stressed the need for community input and their desire to work with
the advisory committee and the community to fashion a project that
meets multiple needs that include bicycling and other forms of
alternative transportation. There were many questions asked by
Advisory Committee members, and there were assurances given that all
traffic counts and other data collected for the previous proposal
will be redone. The very strong Ward 3 contingent on this committee
was not bashful in asking questions and urging that new and creative
ideas for the area be put on the table.
MassHighway is in the final stages of selecting an engineering firm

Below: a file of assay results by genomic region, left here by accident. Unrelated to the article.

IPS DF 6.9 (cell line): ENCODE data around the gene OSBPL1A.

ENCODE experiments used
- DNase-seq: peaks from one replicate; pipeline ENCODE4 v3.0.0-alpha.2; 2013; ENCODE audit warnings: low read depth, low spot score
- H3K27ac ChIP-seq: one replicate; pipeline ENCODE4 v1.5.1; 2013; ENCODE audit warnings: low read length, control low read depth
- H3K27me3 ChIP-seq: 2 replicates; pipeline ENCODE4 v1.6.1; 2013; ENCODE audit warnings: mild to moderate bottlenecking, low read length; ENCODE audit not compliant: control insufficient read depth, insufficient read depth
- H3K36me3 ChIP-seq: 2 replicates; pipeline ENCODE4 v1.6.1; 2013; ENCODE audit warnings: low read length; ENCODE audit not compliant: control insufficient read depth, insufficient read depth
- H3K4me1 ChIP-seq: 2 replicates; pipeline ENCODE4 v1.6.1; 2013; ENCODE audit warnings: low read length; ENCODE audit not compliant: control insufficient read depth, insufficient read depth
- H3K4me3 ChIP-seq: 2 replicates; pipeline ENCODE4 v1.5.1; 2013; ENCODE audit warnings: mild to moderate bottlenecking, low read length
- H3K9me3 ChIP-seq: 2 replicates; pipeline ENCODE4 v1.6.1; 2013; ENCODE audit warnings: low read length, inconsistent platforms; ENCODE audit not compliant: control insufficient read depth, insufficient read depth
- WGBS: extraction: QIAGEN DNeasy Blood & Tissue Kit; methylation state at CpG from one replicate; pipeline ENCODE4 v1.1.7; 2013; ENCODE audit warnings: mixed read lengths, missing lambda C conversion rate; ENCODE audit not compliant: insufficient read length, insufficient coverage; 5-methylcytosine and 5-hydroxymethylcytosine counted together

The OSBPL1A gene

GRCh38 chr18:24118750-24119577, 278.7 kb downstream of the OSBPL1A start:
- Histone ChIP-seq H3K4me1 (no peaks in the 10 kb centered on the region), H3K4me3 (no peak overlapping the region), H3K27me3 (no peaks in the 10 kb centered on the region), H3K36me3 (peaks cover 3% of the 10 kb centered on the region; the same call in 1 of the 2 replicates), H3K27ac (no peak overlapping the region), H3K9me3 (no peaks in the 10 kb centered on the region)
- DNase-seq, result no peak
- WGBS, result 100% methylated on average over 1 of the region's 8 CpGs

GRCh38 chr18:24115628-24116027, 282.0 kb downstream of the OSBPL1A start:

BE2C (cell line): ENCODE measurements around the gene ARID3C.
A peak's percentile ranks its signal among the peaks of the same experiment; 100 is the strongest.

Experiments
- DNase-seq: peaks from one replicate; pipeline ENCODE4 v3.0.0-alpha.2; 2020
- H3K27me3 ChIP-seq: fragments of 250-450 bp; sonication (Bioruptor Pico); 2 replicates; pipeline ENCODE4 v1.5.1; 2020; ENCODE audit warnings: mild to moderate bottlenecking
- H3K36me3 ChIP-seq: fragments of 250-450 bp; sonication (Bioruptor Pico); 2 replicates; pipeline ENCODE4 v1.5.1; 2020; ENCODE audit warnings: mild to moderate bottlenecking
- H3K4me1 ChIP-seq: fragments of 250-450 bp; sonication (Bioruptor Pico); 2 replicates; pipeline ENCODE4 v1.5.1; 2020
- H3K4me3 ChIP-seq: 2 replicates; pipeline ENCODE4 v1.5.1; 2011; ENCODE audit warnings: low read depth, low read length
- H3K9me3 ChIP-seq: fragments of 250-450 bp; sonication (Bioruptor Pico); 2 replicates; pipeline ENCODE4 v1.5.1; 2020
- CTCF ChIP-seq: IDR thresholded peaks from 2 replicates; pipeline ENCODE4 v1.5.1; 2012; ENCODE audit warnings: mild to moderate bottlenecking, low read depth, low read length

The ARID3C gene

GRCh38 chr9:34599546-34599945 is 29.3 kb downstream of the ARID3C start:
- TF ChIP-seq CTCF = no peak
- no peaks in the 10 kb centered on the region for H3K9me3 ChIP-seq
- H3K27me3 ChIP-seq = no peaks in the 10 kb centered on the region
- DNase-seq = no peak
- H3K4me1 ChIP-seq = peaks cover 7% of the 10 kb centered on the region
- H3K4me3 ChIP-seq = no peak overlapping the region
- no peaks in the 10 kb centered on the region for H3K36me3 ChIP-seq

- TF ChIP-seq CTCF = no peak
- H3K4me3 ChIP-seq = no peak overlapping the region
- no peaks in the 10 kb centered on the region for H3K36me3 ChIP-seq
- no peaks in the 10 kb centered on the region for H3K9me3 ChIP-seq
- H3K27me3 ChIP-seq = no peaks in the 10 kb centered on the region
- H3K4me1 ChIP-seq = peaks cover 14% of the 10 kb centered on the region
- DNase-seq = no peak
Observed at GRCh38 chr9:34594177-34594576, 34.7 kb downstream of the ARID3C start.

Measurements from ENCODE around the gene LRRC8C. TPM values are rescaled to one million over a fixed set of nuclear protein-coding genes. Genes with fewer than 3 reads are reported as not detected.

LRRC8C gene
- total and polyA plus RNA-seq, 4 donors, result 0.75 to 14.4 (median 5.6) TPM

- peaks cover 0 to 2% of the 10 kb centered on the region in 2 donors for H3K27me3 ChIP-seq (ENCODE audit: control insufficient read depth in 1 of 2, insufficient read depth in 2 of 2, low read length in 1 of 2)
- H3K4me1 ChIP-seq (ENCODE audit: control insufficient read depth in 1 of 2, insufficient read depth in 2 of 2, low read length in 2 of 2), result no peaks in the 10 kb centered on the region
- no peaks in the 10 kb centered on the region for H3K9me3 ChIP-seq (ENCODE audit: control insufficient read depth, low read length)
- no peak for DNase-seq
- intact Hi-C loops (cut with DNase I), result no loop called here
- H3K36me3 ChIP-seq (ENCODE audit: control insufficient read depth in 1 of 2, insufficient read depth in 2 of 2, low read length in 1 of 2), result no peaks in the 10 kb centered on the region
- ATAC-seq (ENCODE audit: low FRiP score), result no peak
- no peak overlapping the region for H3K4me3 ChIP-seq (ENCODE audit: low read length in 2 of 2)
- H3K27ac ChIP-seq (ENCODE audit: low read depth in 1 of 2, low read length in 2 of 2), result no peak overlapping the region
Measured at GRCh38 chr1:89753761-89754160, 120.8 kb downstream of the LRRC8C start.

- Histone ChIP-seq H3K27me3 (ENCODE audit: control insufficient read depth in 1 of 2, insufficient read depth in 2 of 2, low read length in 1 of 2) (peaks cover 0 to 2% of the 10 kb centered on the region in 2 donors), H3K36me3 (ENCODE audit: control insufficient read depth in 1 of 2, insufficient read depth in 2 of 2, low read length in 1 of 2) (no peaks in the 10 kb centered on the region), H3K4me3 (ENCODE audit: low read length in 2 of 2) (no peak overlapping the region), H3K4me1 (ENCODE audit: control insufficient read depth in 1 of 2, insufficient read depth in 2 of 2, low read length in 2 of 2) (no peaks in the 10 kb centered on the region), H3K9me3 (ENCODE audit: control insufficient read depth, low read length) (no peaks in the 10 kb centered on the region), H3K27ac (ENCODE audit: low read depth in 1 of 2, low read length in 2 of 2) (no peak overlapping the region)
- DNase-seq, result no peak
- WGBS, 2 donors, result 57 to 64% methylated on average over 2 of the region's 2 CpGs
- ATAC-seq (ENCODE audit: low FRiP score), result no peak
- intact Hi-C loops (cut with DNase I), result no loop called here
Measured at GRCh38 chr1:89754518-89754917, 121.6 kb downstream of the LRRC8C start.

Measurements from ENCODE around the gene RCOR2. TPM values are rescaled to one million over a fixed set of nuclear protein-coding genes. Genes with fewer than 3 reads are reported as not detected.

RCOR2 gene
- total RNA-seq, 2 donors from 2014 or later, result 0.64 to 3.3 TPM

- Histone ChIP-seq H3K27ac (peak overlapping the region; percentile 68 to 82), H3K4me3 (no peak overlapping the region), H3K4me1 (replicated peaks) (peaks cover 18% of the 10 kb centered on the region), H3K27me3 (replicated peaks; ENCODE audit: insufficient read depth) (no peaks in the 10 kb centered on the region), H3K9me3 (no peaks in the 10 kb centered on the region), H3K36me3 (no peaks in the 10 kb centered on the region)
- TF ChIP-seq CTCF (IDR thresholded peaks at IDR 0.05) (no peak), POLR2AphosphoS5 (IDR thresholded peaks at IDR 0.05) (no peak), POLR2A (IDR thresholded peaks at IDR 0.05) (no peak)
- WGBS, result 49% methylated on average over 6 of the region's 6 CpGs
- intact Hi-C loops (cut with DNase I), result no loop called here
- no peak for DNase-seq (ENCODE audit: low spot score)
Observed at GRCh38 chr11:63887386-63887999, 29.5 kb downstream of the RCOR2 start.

that will do the survey and design work on the reworked project.
They expect to have the firm on board sometime this summer and the
Advisory Committee will meet soon thereafter to meet with the folks
who will be working on this project to provide them with our ideas
and input for ways to move forward.
I’m very hopeful, along with other Ward 3 reps on this committee,
that this is the beginning of a very different kind of collaboration
between MassHighway and the local community. If it works like we all
want it to, it could prove to be a prototype for the way MassHighway
does future projects. We’ll keep everyone updated as this process
moves forward. MassHighway officials indicated that we’re years away
from construction as this will be a slow process with lots of steps.
I hope we’ll see you all on Saturday at our fun social event at
MassHighway: Northampton – I-91 Exit 19 Full Interchange Project